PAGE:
# Thread: Cardinality if infinite sets

1. ## Cardinality if infinite sets

Let $\displaystyle A=\{1,2,3\}$ and $\displaystyle B =\{a,b,c\}$. Since they are finite sets, it’s quite obvious that they have the same number of elements.

I have read the proof that the infinite sets $\displaystyle |(0,1)| = |\mathbb{R}|$.
We know that $\displaystyle (0,1) \subset \mathbb{R}$, and I know there is a bijective function between the two sets, but how does one explain that $\displaystyle (0,1)$ and $\displaystyle \mathbb{R}$ have the same number of elements?

2. Originally Posted by novice
I have read the proof that the infinite sets $\displaystyle |(0,1)| = |\mathbb{R}|$.
We know that $\displaystyle (0,1) \subset \mathbb{R}$, and I know there is a bijective function between the two sets, but how does one explain that $\displaystyle (0,1)$ and $\displaystyle \mathbb{R}$ have the same number of elements?
What does it mean ‘to have the same number’?
Each time I pick a number from $\displaystyle (0,1)$ you can match it with a unique number from $\displaystyle \mathbb{R}$.
Likewise you pick any number from $\displaystyle \mathbb{R}$ then I can match it with a unique number from $\displaystyle (0,1)$.
And the matches are all different because of the bijection.
You and I have the ‘same number’ of elements.

3. Originally Posted by Plato
What does it mean ‘to have the same number’?
Each time I pick a number from $\displaystyle (0,1)$ you can match it with a unique number from $\displaystyle \mathbb{R}$.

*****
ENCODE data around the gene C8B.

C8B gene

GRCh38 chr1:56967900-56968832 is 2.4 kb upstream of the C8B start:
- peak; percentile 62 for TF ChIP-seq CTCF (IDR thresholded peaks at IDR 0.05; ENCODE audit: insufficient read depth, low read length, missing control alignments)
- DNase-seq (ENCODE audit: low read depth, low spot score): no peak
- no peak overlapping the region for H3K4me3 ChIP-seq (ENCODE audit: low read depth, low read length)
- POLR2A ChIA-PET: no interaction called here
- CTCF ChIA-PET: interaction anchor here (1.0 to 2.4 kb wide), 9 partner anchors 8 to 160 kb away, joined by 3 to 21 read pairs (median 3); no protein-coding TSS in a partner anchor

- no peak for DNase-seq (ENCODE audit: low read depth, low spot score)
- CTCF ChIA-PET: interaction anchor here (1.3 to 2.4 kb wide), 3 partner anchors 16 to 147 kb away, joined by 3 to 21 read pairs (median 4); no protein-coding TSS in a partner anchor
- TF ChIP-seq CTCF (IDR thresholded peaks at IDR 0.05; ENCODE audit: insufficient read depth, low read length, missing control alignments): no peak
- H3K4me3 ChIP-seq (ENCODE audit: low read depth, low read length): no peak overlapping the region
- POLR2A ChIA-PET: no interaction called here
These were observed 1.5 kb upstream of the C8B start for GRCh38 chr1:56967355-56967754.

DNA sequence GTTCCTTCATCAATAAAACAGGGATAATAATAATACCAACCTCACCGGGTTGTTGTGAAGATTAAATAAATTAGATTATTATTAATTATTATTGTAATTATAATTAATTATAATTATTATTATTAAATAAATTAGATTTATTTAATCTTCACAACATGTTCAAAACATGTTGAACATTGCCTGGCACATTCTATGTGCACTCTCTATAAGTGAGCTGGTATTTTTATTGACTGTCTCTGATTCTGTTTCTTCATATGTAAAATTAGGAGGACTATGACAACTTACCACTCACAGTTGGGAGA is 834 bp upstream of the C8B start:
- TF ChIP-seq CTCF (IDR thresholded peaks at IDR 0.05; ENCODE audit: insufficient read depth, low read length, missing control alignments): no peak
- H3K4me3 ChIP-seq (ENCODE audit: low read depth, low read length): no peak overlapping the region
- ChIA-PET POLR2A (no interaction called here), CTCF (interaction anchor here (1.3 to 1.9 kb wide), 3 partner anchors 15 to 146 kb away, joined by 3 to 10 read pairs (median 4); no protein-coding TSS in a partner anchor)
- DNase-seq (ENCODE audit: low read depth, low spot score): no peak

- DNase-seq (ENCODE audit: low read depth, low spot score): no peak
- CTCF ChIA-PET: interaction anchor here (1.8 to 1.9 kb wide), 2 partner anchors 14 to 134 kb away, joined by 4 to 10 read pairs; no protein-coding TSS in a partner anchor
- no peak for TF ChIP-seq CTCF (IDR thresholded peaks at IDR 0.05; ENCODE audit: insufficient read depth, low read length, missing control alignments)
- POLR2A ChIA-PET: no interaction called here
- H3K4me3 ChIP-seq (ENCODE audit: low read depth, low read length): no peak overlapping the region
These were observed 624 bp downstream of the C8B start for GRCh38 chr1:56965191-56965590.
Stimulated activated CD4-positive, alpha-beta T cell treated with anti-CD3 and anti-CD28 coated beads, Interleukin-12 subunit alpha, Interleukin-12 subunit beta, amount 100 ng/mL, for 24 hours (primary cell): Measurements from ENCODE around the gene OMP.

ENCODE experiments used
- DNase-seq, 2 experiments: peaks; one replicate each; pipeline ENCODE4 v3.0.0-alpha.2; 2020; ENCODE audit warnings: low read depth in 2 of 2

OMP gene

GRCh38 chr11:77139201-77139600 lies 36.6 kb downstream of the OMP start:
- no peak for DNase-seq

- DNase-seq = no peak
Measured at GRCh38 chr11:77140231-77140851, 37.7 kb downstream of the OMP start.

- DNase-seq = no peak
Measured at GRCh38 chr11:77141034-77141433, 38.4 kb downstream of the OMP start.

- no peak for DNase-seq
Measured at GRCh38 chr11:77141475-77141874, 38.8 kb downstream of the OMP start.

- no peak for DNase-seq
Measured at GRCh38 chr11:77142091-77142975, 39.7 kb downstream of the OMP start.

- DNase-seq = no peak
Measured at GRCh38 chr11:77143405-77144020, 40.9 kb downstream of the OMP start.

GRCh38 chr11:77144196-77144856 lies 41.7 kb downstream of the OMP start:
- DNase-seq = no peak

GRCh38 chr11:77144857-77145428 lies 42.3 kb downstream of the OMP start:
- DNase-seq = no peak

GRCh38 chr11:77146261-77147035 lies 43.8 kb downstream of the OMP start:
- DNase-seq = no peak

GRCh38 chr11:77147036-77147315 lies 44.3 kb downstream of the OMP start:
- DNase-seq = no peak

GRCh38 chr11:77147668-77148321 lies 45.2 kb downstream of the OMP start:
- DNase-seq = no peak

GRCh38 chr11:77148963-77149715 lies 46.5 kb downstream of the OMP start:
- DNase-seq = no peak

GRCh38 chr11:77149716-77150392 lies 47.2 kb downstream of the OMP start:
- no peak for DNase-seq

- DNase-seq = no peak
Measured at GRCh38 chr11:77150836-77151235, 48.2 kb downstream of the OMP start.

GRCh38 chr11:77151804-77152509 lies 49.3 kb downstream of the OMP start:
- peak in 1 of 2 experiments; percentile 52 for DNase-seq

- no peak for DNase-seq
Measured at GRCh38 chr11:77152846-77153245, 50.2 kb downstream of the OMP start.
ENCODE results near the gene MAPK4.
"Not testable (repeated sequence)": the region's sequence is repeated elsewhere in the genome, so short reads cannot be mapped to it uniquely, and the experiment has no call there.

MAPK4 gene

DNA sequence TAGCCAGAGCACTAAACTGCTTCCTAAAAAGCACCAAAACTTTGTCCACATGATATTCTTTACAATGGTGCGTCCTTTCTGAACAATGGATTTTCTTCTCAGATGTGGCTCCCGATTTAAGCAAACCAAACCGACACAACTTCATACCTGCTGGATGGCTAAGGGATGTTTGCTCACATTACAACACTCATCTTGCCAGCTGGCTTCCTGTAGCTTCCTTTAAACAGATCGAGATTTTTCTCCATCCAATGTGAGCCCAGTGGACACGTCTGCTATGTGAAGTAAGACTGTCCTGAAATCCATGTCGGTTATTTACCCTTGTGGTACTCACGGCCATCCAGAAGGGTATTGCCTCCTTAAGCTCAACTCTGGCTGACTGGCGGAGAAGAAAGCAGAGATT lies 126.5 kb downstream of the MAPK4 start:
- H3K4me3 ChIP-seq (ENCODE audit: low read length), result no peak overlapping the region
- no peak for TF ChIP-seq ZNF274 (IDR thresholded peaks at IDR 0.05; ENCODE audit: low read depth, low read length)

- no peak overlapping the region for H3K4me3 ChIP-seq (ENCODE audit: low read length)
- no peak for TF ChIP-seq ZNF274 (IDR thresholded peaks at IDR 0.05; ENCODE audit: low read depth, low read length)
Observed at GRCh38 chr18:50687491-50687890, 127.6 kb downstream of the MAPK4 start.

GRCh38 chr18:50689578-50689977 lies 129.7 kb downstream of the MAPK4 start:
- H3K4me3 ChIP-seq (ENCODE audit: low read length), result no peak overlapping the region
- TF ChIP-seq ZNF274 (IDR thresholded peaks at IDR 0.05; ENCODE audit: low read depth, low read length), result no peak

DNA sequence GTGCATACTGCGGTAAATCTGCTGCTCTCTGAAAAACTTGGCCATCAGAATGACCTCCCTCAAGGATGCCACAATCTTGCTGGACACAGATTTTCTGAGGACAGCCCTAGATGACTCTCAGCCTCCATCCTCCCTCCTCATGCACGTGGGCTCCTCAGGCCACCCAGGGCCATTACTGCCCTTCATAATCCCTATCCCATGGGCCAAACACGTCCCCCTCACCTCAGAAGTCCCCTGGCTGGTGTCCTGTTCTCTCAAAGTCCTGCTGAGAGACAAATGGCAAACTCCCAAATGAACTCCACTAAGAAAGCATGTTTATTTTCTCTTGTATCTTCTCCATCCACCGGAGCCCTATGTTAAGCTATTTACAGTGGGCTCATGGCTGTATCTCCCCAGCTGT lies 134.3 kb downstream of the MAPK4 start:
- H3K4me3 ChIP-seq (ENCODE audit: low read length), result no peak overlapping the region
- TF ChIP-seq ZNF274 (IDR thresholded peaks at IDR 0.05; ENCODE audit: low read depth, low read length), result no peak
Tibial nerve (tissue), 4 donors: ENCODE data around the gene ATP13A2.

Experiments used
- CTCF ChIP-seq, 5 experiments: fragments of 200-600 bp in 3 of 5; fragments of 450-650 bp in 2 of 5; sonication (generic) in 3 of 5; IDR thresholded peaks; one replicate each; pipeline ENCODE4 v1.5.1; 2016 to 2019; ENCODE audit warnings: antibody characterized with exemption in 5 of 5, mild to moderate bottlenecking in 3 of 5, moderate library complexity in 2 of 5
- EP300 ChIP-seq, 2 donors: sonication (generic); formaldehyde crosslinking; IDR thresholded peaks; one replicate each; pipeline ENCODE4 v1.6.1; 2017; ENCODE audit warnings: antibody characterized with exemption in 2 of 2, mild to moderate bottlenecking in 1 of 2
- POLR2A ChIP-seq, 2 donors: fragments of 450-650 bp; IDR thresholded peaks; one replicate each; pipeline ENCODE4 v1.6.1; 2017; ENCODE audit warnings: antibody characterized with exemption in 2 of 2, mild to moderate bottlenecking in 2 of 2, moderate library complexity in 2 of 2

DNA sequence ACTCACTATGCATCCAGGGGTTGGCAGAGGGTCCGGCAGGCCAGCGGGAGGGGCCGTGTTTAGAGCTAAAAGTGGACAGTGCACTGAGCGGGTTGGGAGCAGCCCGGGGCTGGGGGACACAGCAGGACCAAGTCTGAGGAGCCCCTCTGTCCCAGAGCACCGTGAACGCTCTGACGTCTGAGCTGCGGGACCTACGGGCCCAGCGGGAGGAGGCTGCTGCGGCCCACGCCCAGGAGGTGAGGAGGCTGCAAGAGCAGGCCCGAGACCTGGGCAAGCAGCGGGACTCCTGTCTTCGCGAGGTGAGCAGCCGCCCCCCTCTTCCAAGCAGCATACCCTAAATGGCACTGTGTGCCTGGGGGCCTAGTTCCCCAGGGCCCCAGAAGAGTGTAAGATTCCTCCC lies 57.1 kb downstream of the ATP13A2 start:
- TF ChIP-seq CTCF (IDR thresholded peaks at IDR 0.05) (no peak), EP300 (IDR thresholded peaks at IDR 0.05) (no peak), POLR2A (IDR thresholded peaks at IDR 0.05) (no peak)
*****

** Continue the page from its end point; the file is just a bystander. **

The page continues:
Likewise you pick any number from $\displaystyle \mathbb{R}$ then I can match it with a unique number from $\displaystyle (0,1)$.
You and I have the ‘same number’ of elements.
Let $\displaystyle f0,1) \rightarrow \mathbb{R}$. Since there is a bijective function $\displaystyle f$ from $\displaystyle (0,1)$ to $\displaystyle \mathbb{R}$.

Let us say $\displaystyle f(0.25)=3$ and $\displaystyle f(0.3)=5$. If I remove equal number of elements from both sets, say $\displaystyle (0,1)-\{0.25\}$ and $\displaystyle R-\{5\}$. Now $\displaystyle 0.25 \notin (0,1)$ and $\displaystyle 3 \in \mathbb{R}$ , and $\displaystyle 0.3 \in (0,1)$ and $\displaystyle 5 \notin \mathbb{R}$.

Have we lost the bijective function?

Can we say $\displaystyle |(0,1)-\{0.25\}|\not=|\mathbb{R}-\{5\}|$?

4. Originally Posted by novice
Let $\displaystyle f0,1) \rightarrow \mathbb{R}$. Since there is a bijective function $\displaystyle f$ from $\displaystyle (0,1)$ to $\displaystyle \mathbb{R}$.

Let us say $\displaystyle f(0.25)=3$ and $\displaystyle f(0.3)=5$. If I remove equal number of elements from both sets, say $\displaystyle (0,1)-\{0.25\}$ and $\displaystyle R-\{5\}$. Now $\displaystyle 0.25 \notin (0,1)$ and $\displaystyle 3 \in \mathbb{R}$ , and $\displaystyle 0.3 \in (0,1)$ and $\displaystyle 5 \notin \mathbb{R}$.

Have we lost the bijective function?

Can we say $\displaystyle |(0,1)-\{0.25\}|\not=|\mathbb{R}-\{5\}|$?
I have no idea what any of that says. Much less what your point is.
If $\displaystyle A$ is any finite subset of $\displaystyle (0,1)$ and $\displaystyle B$ is any finite subset of $\displaystyle \mathbb{R}$ then $\displaystyle \left| {\left( {0,1} \right)\backslash A} \right| = \left| {\mathbb{R}\backslash B} \right|$